Author + information
- Sawako Yada1,
- Takashi Ashikaga2,
- Yuji Matsuda3,
- Taku Fukushima4,
- Kensuke Hirasawa5,
- Hirofumi Otani6,
- Daisuke Ueshima7,
- Yu Hatano8,
- Shunji Yoshikawa9,
- Takanobu Yamamoto10 and
- Mitsuaki Isobe11
- 1Tokyo Medicat and Dental University, Tokyo, Japan
- 2Tokyo Medical and Dental University, Tokyo, Japan
- 3Tokyo Medical and Dental University Hospital Faculty of Medicine, Tokyo, Japan
- 4Tokyo Medical Dental University, Tokyo, Japan
- 5Tokyo, Japan
- 6Tokyo Medicat and Dental University
- 7Tokyo Medical and Dental University, Tokyo, Japan
- 8Tokyo Medical and Dental University
- 9Tokyo Medical and Dental University
- 10Tokyo Medical and Dental University
- 11Tokyo Medical and Dental University
The association between the platform speed and acute lumen gain remains unknown. The purpose of this study is to evaluate the effect of additional lower-speed rotational atherectomy (RA) following conventional high-speed RA on acute lumen gain using sequential optical frequency domain imaging (OFDI) in vitro and in vivo.
We performed in-vitro study using calcification model. In high-speed RA model, RA with 1.5mm burr was performed at 190,000 rpm at first, and the ablation at 110,000 rpm was sequentially added. In lower-speed RA model, the ablation only at 110,000 rpm was performed. Before and after each ablation, OFDI was carried out for the evaluation of Minimum Lumen Diameter (MLD) and Minimum Lumen Area (MLA). All the experiments were performed in quintuplicate. In vivo, we retrospectively enrolled 26 consecutive lesions in 25 consecutive patients who underwent RA with 1.5mm burr from June 2013 to June 2016. Fourteen lesions were ablated at 190,000 rpm, defined as high-speed RA and 12 lesions were ablated at 110,000 rpm followed by the ablation at 190,000 rpm, defined as low-speed RA. We evaluated MLD and MLA immediately after RA using OFDI.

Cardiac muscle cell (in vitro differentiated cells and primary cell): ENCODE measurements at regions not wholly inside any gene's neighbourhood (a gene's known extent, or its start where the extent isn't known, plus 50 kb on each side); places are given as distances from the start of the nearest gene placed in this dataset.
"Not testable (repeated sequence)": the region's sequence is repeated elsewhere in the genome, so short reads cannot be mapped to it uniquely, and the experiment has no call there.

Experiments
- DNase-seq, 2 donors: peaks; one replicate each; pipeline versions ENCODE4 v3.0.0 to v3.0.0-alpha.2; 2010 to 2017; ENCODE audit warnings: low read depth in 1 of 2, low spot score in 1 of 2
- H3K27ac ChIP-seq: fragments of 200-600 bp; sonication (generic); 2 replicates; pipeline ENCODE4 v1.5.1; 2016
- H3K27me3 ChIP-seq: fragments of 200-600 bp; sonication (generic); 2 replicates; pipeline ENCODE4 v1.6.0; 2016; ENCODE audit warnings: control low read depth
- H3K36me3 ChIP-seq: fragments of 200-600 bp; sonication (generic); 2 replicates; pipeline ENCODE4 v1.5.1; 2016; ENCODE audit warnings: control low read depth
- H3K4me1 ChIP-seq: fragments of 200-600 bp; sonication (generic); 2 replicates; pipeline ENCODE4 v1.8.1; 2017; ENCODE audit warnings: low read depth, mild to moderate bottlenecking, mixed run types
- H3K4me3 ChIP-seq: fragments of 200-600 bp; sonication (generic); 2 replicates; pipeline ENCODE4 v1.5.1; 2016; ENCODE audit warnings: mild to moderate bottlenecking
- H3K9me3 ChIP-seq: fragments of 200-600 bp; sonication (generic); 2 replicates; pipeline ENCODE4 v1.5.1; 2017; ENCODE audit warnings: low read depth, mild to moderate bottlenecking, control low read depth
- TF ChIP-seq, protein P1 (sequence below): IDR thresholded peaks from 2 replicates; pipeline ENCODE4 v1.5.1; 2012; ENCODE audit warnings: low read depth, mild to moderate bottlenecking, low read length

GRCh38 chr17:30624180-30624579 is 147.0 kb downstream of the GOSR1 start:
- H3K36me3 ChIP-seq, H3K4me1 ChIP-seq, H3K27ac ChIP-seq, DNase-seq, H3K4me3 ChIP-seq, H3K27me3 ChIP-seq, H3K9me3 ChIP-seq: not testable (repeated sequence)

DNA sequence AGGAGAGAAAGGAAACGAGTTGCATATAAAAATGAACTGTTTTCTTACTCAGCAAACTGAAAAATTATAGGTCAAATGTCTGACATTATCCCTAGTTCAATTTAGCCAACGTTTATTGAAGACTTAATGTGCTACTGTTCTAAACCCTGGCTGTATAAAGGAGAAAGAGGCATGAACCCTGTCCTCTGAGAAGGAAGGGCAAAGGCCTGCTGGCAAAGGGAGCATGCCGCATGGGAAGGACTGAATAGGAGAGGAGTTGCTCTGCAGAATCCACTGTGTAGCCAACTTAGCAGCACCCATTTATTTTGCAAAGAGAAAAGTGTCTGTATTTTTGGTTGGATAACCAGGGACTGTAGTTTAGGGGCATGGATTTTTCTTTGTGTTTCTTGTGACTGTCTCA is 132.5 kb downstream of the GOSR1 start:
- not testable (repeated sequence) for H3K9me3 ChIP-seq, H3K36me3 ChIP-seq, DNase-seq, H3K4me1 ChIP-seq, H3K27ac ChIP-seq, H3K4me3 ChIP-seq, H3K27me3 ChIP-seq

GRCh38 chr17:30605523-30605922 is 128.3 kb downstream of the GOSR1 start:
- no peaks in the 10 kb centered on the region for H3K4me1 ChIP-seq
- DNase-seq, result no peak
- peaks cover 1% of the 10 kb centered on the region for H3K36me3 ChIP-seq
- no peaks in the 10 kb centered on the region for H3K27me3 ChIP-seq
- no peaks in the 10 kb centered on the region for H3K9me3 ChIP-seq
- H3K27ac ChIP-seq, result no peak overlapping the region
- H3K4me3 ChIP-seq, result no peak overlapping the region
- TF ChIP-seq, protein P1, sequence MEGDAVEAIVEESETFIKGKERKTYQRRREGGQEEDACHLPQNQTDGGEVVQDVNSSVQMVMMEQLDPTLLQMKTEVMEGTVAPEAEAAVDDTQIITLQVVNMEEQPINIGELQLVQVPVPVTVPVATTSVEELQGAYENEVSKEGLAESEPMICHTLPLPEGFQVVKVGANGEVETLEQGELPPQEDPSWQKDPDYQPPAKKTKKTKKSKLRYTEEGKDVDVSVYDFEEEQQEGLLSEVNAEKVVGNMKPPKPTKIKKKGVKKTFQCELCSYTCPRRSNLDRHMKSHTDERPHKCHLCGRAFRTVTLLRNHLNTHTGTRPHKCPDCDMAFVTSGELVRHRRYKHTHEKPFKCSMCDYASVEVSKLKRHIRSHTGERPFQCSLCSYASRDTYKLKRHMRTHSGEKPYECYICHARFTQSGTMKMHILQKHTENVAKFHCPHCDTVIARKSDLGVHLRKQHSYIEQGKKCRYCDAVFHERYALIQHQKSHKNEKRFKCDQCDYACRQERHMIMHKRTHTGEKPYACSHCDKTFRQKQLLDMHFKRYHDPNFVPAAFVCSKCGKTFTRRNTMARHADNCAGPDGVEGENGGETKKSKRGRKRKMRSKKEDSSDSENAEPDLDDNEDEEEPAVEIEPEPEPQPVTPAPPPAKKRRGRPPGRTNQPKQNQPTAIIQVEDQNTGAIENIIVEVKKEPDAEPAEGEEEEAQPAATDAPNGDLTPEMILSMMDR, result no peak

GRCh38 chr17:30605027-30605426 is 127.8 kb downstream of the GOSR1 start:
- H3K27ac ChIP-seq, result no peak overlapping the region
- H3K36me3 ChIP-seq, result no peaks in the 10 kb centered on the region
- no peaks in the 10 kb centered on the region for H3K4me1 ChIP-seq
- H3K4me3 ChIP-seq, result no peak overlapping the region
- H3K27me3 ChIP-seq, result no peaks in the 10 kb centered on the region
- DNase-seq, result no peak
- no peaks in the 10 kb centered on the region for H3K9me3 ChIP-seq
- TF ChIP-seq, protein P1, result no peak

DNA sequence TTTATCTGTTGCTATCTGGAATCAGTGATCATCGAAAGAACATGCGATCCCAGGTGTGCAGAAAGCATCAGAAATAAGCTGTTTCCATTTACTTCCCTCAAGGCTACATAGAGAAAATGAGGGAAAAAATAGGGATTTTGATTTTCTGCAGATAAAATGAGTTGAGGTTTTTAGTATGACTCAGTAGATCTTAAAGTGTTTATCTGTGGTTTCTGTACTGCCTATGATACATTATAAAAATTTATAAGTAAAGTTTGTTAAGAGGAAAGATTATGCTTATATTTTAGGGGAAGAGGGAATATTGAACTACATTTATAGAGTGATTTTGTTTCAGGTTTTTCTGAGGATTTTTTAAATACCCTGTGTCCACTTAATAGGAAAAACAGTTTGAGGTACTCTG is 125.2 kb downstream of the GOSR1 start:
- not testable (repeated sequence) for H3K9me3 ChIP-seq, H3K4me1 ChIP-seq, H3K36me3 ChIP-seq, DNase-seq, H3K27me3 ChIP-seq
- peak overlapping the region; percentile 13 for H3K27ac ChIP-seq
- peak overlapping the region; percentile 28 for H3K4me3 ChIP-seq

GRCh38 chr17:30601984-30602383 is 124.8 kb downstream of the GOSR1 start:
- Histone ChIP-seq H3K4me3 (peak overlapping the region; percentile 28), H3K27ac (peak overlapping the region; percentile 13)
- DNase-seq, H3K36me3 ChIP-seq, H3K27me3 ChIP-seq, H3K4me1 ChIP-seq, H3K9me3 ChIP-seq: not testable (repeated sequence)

In vitro experiments, the burr could pass the lesion in a smaller number of pecking motion times in high-speed RA model than in lower-speed RA model (72±11 times vs. 134±20 times, p<0.0001). MLD and MLA just after 110,000 rpm ablation were significantly larger than those of 190,000 rpm ablation in high-speed RA model (MLD: 1.50±0.05 mm vs. 1.43±0.05 mm, p=0.015 MLA: 1.90±0.17 mm2 vs. 1.71±0.11 mm2, p=0.037). Furthermore, in vivo data showed that MLD just after low-speed RA was significantly larger than those of high-speed RA group (MLD: 1.21±0.12 mm vs. 1.06±0.14 mm, p=0.006). MLA tended to be larger than those of high-speed RA group (MLA: 1.76±0.53 mm vs. 1.54±0.48 mm, p=0.276).
Additional lower speed RA can pass the calcified lesion easily and achieve larger lumen gain compared with conventional high-speed RA.
CORONARY: Atherectomy (excluding thrombectomy)